Jays able to win series opener

The Canadian Press
Gregory Strong

TORONTO—Brett Cecil called them the three biggest outs of his big-league career.
Manager John Gibbons said if the season goes the way the Blue Jays hope it does, the eighth inning that Cecil salvaged last night may be the frame they look back on as being paramount.
Cecil came up with three huge strikeouts to help preserve David Price’s strong start as Toronto kicked off a big three-game series against the N.Y. Yankees with a 4-2 victory at Rogers Centre.
“He’s one of the better relievers in baseball,” said Gibbons. “He was an all-star two years ago.
“There’s a reason.”
Price was in top form over seven shutout innings of a series opener that had a distinct playoff atmosphere.
He allowed just two hits and retired the final 14 batters he faced.
With the left-hander’s pitch count running high, Gibbons turned to reliever Aaron Sanchez to start the eighth inning. But a walk and a single made his night a short one.
Cecil came on and allowed an RBI single to Jacoby Ellsbury before fanning the meat of the Yankees’ order—Brett Gardner, Alex Rodriguez, and Brian McCann—as the sell-out crowd of 47,648 roared its approval.
“That was very cool,” Price said. “He [Cecil] did a great job.
“Those are some of the biggest outs he’s recorded since he’s been in the big leagues,” added Price.
“That was good for him.”
The victory padded Toronto’s lead on New York in the AL East race to 3.5 games.
The Jays also moved within 1.5 games of the idle Kansas City Royals in the race for the top seed in the American League.
Price was staked to an early three-run lead and only really was tested in the third inning when the Yankees loaded the bases with one out.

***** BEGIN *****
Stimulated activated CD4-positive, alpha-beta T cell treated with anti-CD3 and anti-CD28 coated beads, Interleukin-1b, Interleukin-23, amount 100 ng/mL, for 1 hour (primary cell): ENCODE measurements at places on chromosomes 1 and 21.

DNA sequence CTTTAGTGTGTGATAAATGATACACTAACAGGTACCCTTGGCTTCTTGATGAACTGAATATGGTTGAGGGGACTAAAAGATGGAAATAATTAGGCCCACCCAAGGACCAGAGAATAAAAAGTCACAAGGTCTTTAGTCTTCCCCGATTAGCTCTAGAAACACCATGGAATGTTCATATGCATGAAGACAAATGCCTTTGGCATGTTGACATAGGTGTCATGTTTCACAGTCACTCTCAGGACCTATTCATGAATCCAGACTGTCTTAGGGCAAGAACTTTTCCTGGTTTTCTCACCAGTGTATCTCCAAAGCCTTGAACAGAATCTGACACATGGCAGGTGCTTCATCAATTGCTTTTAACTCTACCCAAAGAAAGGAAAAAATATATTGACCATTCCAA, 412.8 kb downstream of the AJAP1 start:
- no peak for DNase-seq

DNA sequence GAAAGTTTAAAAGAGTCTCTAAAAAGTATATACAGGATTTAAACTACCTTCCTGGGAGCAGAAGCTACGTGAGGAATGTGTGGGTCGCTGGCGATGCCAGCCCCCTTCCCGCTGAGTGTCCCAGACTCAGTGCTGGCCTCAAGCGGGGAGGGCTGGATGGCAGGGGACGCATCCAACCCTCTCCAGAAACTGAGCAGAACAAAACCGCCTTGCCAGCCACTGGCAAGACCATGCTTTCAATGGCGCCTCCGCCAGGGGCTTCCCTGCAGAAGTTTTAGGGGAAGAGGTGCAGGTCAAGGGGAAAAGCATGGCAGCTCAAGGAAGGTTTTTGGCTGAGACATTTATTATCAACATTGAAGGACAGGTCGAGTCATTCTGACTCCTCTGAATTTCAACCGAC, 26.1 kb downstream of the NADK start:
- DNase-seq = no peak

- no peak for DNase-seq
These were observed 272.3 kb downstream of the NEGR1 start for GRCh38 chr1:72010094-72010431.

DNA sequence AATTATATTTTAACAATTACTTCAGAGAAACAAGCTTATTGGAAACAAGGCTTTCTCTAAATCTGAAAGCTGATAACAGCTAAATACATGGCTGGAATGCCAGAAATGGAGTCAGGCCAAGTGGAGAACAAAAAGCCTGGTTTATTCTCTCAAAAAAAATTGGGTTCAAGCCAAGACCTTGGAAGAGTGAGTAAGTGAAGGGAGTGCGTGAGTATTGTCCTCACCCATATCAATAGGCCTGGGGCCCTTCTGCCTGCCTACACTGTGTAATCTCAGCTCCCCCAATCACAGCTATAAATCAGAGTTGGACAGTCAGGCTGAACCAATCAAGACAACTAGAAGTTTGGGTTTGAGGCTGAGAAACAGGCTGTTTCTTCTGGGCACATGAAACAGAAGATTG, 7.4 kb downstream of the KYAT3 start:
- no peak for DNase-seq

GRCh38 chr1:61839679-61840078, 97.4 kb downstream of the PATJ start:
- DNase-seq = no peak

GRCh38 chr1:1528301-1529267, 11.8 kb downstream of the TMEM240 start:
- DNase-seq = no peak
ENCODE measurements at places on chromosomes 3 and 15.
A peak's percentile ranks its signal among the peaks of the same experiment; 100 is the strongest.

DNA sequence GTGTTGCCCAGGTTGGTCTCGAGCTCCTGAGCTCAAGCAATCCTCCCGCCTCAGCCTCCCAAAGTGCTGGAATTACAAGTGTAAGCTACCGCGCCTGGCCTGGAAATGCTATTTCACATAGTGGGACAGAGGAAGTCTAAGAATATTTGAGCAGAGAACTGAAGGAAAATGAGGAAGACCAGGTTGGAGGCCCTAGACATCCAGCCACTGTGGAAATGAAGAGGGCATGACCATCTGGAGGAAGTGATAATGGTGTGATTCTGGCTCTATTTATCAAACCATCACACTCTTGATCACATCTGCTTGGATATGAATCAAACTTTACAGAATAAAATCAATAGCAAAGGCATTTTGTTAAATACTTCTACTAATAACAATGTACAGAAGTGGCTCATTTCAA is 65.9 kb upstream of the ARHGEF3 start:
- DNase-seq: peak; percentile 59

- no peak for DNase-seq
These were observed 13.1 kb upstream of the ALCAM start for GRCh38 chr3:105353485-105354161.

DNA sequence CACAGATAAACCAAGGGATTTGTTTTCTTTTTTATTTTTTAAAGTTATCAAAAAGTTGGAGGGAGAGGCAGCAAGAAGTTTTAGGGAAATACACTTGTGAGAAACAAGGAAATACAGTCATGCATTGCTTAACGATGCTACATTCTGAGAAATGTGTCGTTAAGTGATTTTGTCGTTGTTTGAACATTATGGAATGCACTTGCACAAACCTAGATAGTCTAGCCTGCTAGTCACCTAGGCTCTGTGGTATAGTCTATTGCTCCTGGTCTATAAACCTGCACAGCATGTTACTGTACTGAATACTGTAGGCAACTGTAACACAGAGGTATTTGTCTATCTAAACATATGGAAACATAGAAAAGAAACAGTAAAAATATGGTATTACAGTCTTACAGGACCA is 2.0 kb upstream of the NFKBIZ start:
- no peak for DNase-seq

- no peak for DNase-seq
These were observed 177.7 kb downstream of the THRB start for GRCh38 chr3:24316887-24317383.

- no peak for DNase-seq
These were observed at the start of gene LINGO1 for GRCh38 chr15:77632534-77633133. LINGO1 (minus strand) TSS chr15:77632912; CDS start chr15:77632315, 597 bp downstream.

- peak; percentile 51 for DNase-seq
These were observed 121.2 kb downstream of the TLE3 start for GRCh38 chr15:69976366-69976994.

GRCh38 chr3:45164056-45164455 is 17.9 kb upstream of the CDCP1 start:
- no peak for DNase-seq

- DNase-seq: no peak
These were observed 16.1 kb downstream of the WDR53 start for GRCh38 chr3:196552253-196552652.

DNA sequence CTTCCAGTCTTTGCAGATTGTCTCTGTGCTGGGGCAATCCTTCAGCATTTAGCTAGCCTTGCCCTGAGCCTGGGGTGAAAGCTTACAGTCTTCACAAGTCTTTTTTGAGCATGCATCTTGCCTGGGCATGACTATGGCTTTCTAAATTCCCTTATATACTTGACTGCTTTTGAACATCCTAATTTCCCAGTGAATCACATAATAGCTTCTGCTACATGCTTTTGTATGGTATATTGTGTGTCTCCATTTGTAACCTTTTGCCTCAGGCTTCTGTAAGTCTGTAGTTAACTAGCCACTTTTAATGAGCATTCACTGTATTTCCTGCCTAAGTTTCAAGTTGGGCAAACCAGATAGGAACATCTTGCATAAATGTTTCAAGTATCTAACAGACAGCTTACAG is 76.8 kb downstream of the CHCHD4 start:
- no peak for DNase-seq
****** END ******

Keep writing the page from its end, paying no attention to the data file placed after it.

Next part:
He responded by fanning Rodriguez and getting McCann to fly out.
He threw 114 pitches on the night, 87 of them for strikes.
“Definitely frustrating,” said McCann. “[Price] made his pitches when he had to.
“He was working both sides of the plate, cutting it and sinking it to both sides, and keeping guys off balance.”
Price improved to 17-5 on the season and is 8-1 since the Blue Jays acquired him in a mid-season trade with the Detroit Tigers.
“What can you say, really?” noted Gibbons. “That was the whole idea behind getting him.
“Trades don’t always work out right,” he noted. “This one has worked out right.”
Roberto Osuna gave up a solo homer to Greg Bird in the ninth before picking up his 17th save.
Toronto has a sparkling 36-14 record since July 27.
“We had our chance in the eighth,” said Yankees’ manager Joe Girardi.
“We weren’t able to get it done.”
New York starter Adam Warren (6-7) struggled through a 35-pitch first inning.
Ben Revere singled, Josh Donaldson was grazed by a pitch, and Jose Bautista found a hole up the middle to bring Revere home with the game’s first run.
A wild pitch moved Donaldson and Bautista into scoring position before an Edwin Encarnacion grounder was enough to score Donaldson.
Bautista then came across after Justin Smoak lashed a double over the head of Yankees’ right-fielder Carlos Beltran.
The Jays added an insurance run in the seventh inning when Toronto native Russell Martin brought Donaldson home with a sacrifice fly.
Price left the game earlier in the frame to a standing ovation.
He acknowledged the crowd with a clap of his own before being congratulated by his teammates in the dugout.
“That’s a very good team, we all know that,” Price said of the Yankees.
“That’s the most storied franchise in all of sports,” he noted. “So beating those guys is always fun.
“It’s always tough . . . they always put together quality at-bats, they never give at-bats away,” added Price.
“They’re tough to pitch against so beating them is always fun.”
Warren (6-7) shouldered the loss for New York (82-67).
He allowed three earned runs and five hits over 3 1/3 innings.
Elsewhere in the AL, Boston topped Tampa Bay 8-7, Houston doubled L.A. 6-3, and Chicago swept a doubleheader from Chicago by scores of 2-0 and 3-2.